Paris has been beautifully captured. Soundtracks by Vishal-Shekhar are peppy, especially ‘Ude dil Befikre…’ sung by Benny Dayal.
Befikre adopts a complete carefree approach towards love, life and relationships. It doesn’t care about lust, smooches, weirdness dominating the relationships.
Aditya Chopra has issues with understanding love and relationships. He first started throwing up his ideas in 1995, and it took him close to two decades to finally get the people to understand that his interpretations are awfully wrong. Clearly evident in this ritzy romance drama.
Shyra (Vaani Kapoor) is a young, carefree, and promiscuous French woman born to Indian restaurateurs while Dharam (Ranveer Singh) is a comedian from Delhi who has final-stage satyriasis. They bump into each other at a rave party in Paris and immediately indulge in wham bam thank you ma'am. Dharam hopes that he can maybe start scoring, starting from Shyra, but is internally crestfallen to learn that the fun they had the previous night was just a one-time thingummy for Shyra, a professional travel guide who moonlights as garcon at her parents' rotisserie. The 2-hour game-play between these youngsters misrepresented as today's youth is what the film is essentially about.
Viewers are ushered into the film with a montage of various couples kissing and groping each other in the beautiful locales of France. As we move further in the non-linear story-line, Singh comes in as this joker, summoned by his Indian friend to add elan to the latter's comedy club-cum-cafe. But, we mostly see him as a nudist trying to get it on with Shyra, who has terrible taste in fashion, considering her nationality. The story-line tries too hard to showcase the youngsters' mentality when it comes to romance in the free world, but forgets to take all aspects into consideration. If the first half is foreplay followed by carnal knowledge, the second half is post-coital clean up, which is both gross and non-pleasurable.
Dating in the 21st century is everything NOT like one sees in Befikre. Instead, the film is a personal diary of director Chopra who chose to market it as something about no-strings-attached relationships. There is, however, some humor in the drama, contributed mainly by Singh. Albeit, there are too many improbable situations here, which makes the whole shindig slightly unbelievable for the viewers. Dharam shares an apartment with two homosexual women, while Shyra observes licentiousness while living with her parents. Convenience looks good in a store, not in a film. So much, that it flip flops from one idea to another, and often churns out dialogues pinpointing certain stereotypes and gives out critiques which do not pass muster. Today's youth are impulsive, which is not a novel thing about them, but writer Chopra thinks of it as a paradigm shift as we move ahead in life.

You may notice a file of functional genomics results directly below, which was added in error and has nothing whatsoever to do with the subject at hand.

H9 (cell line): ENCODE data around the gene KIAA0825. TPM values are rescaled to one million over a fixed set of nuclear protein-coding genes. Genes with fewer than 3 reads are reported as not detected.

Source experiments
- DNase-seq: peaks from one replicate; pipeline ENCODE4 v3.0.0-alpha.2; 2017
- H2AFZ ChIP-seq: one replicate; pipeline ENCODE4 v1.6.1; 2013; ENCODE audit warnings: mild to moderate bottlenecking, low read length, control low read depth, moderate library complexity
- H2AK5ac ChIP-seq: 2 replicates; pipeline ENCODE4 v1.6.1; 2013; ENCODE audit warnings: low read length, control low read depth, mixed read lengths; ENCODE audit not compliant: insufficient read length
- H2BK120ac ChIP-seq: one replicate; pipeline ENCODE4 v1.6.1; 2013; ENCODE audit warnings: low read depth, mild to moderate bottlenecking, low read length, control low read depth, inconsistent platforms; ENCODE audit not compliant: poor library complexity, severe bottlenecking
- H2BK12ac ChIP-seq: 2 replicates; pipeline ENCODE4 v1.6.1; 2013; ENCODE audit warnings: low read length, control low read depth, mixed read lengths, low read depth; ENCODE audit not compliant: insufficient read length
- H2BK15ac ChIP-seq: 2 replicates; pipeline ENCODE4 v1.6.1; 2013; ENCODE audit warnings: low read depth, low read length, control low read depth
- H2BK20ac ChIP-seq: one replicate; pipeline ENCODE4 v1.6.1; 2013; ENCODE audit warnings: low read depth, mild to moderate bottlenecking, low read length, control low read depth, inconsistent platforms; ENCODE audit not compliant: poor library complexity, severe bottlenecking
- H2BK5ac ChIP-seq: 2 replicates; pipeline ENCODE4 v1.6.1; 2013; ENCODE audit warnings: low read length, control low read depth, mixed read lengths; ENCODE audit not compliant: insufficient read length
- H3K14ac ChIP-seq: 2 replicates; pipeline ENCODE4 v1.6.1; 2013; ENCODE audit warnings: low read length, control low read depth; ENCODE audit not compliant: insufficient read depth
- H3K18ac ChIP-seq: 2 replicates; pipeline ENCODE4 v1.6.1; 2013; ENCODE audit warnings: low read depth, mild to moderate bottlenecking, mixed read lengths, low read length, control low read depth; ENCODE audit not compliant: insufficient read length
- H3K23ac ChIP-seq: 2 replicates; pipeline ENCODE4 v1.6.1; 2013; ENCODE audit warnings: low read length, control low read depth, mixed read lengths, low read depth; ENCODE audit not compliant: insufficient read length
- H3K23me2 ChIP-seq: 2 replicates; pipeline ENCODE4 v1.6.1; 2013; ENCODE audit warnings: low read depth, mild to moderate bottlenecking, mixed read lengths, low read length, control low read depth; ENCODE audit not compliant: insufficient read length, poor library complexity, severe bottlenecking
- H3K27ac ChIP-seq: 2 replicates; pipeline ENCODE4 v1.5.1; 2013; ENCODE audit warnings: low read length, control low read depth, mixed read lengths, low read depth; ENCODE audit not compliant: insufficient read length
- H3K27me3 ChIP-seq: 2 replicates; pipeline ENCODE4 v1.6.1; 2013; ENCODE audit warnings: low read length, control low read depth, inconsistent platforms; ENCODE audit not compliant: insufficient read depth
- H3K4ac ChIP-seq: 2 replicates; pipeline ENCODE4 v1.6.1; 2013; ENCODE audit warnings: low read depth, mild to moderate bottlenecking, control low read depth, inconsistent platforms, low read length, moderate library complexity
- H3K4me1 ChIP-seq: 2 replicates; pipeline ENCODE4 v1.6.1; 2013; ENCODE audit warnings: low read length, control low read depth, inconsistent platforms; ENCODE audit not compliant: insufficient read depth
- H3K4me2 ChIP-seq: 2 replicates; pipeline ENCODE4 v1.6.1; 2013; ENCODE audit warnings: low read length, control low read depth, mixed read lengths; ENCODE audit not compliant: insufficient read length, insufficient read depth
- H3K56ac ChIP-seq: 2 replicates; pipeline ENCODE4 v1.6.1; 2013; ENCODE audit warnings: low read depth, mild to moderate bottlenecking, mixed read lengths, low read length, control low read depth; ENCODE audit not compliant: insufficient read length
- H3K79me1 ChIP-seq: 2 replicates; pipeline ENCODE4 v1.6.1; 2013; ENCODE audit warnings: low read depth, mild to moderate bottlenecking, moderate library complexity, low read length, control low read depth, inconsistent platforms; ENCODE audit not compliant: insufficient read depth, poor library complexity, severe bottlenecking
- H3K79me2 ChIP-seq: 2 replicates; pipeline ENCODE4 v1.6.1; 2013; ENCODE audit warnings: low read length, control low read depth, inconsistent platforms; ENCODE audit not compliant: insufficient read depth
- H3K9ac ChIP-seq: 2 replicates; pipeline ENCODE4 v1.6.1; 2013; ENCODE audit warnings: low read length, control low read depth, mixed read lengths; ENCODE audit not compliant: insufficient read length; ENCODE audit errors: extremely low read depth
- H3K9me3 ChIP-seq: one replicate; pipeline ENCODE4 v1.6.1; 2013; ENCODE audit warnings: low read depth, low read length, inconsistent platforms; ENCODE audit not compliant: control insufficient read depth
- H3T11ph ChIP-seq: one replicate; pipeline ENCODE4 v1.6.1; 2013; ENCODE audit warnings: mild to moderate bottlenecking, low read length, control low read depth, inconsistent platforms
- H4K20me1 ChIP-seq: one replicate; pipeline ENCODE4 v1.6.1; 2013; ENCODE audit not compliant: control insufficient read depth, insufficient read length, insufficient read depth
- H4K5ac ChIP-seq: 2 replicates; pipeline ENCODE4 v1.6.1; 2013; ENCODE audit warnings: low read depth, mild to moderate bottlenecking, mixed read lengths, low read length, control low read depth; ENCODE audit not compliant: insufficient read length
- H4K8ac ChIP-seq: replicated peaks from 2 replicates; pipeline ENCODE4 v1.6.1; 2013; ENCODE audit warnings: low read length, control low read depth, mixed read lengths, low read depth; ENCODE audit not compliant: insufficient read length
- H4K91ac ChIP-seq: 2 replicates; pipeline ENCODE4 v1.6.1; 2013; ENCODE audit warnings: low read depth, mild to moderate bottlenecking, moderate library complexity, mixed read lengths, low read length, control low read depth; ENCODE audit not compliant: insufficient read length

With very less background data about the protagonists, the film largely engages in differentiating them as Dilliwala and Pariswali, as if trying to tell that the film may not be universally relevant. Which is true to some extent. The makers also try to bridge the gap between how romance is perceived in India and elsewhere in the West, but falls through, because there is no consideration of the complexities and stigmas that come with it. They fail to realize that casual relationships are not just practiced in Paris and New York, but also in Connaught Place and South Bombay. Also, I'm surprised how the Indian CBFC even cleared the film for the morally-virgin Indian consumers.
Sort of a reverse primer for marriages, the film can most relevantly be described as the less faithful version of Karan Johar's exaggerated snooze-fest, Ae Dil Hai Mushkil (2016). While that took a distorted look at relationships, this one here take the on-off approach. It refutes its own claims of how romantic relationships nowadays are - proclaiming that they are fleeting at one point, and then describing it as a bond at another. All in all, it blows its chances at depicting how hook- ups affect people's lives, because while love takes the backseat, lust hops in to take care of the wheel.
Singh marginally steals the limelight with his stronger performance, while Kapoor is let down by her costume and a weird air. Their mannerisms may be a reason to ignite vanity, but their glossy performances fail to ante up the narrative. For a moment, one may even think that the actors are starring in a ridiculously long advertisement by the France tourism board, but then chuck that thought because a French ad would have more French in it than Hindi.
Of course, there are some minor takeaways from the film, which I am leaving alone for your individual capabilities to grapple. Nonetheless, there is one dialog from Shyra's parents that Chopra gets right: "These days parents don't bring up their children, it's the other way around." Don't get excited, because even this is spoken in Hindi.
BOTTOM LINE: Aditya Copra's fourth film, "Befikre" is like a fancy boutique situated in a romantic city. It sells everything from horseplay to foreplay, targeted at the YOLO generation and endorsed by good-looking people. However, by the time you fill your cart with one or two good pieces and go to the counter to check out, you take a glimpse at the backside storeroom, and repulse in fear because you realize you have been duped by men and women who want to set bad examples. Skip for life, or use as a travel guide when you visit Paris.
Can be watched with a typical Indian family? NO